• World Issues: A Geographic Analysis (Univ. Prep.):Sustainability and Stewardship
        • World Issues: A Geographic Analysis(Univ. Prep.): Interactions and Interdependence: Globalization
      • Political Science
        • Step 4Relevant matches
        • Canadian and International Politics (Univ. Prep.) Rights and Power in the International Community
  • Prince Edward Island
    • Step 2Select a grade level
    • Grade 9
      • Step 3Select a subject
      • Social Studies
        • Step 4Relevant matches
        • Interdependence: Atlantic Canada in the Global Community: Atlantic Canada in the Global Community
    • Grade 12
      • Step 3Select a subject
      • Geography
        • Step 4Relevant matches
        • What can I do?
        • Geography 621A Global Issues
        • Geography 621A Global Issues: Introduction- What is a global issue?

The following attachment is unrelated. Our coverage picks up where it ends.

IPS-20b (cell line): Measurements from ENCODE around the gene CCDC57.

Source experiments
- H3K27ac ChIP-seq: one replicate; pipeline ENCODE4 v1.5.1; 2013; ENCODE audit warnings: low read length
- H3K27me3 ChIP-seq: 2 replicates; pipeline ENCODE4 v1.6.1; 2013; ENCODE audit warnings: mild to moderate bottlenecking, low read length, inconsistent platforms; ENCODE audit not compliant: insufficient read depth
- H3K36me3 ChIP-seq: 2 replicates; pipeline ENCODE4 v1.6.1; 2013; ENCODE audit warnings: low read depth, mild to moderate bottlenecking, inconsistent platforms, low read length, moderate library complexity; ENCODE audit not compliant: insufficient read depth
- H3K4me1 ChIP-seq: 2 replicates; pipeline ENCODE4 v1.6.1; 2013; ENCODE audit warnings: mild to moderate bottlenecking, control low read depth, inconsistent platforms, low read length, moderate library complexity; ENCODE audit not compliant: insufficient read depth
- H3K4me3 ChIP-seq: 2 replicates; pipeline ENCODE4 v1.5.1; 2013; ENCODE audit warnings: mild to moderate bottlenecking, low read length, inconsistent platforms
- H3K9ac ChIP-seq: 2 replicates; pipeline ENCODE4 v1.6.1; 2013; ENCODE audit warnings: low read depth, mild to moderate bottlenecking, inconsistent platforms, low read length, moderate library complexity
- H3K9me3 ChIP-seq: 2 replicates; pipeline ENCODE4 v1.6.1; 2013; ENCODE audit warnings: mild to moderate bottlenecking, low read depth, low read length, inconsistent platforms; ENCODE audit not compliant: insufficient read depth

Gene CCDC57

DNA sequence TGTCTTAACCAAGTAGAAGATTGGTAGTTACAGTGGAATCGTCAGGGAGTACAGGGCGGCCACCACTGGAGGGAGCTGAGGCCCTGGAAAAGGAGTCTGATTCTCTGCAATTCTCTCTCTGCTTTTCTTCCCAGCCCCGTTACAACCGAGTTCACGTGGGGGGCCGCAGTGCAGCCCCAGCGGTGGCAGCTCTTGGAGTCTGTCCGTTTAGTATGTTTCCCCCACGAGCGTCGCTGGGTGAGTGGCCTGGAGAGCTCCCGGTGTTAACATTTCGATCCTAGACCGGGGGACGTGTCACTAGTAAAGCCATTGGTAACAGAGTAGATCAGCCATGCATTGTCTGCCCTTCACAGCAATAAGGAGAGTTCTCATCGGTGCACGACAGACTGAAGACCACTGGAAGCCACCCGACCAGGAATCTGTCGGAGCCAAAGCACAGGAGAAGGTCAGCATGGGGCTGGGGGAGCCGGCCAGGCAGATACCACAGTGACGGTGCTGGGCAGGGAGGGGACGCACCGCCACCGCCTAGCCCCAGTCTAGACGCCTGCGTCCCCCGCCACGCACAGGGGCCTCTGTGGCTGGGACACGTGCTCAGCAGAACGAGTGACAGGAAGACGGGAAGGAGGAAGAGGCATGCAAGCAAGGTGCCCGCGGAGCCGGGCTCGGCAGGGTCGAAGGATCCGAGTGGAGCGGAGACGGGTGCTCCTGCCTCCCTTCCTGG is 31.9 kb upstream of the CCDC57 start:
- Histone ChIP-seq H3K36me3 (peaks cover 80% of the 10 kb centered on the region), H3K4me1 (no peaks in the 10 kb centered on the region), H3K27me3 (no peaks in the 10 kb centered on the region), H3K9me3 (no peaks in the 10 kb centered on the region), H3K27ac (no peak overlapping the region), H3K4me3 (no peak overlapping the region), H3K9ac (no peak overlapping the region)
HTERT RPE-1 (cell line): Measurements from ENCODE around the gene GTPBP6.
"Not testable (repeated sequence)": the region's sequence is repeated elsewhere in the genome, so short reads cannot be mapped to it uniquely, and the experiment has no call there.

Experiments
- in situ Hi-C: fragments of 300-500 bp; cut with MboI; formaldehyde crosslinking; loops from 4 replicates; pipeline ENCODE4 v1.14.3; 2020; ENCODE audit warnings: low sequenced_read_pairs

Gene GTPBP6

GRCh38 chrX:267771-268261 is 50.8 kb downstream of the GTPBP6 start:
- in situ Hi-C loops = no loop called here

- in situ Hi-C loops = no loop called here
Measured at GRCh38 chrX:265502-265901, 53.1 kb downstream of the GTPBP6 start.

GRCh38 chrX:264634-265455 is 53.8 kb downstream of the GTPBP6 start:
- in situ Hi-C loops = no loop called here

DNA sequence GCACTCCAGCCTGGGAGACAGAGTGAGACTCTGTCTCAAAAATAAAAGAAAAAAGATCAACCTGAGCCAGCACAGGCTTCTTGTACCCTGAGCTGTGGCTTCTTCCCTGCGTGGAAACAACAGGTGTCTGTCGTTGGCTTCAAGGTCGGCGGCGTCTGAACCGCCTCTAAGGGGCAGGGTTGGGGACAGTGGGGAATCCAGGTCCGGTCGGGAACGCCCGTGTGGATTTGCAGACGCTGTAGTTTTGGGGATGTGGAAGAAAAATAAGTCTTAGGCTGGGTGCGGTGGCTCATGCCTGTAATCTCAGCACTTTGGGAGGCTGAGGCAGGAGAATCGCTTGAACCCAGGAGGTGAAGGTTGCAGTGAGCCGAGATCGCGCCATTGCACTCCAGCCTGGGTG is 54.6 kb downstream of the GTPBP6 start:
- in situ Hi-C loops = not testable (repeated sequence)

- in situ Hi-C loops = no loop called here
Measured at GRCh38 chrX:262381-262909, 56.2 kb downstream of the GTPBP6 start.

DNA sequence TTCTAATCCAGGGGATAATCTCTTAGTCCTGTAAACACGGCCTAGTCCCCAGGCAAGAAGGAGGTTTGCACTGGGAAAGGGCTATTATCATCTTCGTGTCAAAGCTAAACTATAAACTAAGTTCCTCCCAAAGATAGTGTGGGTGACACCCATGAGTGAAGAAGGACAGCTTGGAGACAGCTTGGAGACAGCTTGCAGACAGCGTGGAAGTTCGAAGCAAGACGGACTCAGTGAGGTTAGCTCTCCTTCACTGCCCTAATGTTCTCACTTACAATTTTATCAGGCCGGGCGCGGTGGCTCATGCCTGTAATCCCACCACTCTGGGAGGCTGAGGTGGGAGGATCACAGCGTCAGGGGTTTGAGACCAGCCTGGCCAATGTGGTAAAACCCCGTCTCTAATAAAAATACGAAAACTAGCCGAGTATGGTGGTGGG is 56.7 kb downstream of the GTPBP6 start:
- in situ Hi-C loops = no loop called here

Themes Addressed

  • Citizenship (1)

    • Alternative Globalisation
  • Ecosystems (1)

    • Interdependence
  • Governance (1)

    • International Relations
  • Human Rights (1)

    • Social Justice

Sustainability Education Principles

Principle Rating Explanation
Consideration of Alternative Perspectives Good
Consideration of Alternative Perspectives:
  • Satisfactory: absence of bias towards any one point of view
  • Good: students consider different points of view regarding issues, problems discussed
  • Very good: based on the consideration of different views, students form opinions and  take an informed position
Multiple Dimensions of Problems & Solutions Good
Multiple Dimensions of Problems & Solutions:

Effectively addresses the environmental, economic and social dimensions of the issue(s) being explored.